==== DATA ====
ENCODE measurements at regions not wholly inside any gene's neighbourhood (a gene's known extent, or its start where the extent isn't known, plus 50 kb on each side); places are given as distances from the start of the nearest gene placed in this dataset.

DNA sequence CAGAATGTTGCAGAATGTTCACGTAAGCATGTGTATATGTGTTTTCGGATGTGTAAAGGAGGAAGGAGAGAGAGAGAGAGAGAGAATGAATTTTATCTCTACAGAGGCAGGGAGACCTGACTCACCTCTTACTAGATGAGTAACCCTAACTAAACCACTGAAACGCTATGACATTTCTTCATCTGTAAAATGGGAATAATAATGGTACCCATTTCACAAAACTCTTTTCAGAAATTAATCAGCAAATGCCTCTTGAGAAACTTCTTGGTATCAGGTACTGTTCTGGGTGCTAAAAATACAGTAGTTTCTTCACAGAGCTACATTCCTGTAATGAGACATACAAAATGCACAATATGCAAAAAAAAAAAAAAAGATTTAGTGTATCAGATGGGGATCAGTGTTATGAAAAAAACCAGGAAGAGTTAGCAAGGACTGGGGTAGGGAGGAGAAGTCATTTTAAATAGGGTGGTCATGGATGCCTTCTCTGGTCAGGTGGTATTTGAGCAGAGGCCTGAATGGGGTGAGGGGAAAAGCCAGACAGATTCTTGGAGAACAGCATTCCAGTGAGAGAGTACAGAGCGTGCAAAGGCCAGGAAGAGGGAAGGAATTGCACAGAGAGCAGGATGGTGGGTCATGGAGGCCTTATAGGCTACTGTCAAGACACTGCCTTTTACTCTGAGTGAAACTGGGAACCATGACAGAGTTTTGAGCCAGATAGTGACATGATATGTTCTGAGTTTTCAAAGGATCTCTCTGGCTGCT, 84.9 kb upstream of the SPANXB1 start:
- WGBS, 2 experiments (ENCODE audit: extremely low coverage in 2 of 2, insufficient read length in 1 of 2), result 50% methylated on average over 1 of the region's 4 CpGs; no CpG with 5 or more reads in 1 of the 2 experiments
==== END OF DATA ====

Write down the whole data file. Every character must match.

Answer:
ENCODE measurements at regions not wholly inside any gene's neighbourhood (a gene's known extent, or its start where the extent isn't known, plus 50 kb on each side); places are given as distances from the start of the nearest gene placed in this dataset.

DNA sequence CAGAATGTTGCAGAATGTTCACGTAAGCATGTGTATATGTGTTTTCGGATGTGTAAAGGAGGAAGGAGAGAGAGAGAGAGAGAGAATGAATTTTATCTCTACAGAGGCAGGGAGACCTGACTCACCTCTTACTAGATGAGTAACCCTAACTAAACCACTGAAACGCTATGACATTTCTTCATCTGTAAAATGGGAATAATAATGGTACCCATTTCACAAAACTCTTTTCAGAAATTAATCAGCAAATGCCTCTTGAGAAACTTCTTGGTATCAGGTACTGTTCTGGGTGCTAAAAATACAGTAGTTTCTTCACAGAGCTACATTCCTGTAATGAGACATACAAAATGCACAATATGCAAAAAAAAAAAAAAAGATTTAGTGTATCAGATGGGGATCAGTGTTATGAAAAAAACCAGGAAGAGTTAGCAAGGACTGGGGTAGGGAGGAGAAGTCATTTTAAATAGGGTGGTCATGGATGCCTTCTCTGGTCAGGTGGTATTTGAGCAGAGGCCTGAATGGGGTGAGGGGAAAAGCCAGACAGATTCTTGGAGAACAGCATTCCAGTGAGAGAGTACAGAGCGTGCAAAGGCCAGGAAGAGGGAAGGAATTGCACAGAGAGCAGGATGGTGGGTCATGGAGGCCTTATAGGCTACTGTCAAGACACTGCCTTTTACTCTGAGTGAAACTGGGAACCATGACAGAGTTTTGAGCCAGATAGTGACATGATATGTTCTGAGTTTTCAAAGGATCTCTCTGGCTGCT, 84.9 kb upstream of the SPANXB1 start:
- WGBS, 2 experiments (ENCODE audit: extremely low coverage in 2 of 2, insufficient read length in 1 of 2), result 50% methylated on average over 1 of the region's 4 CpGs; no CpG with 5 or more reads in 1 of the 2 experiments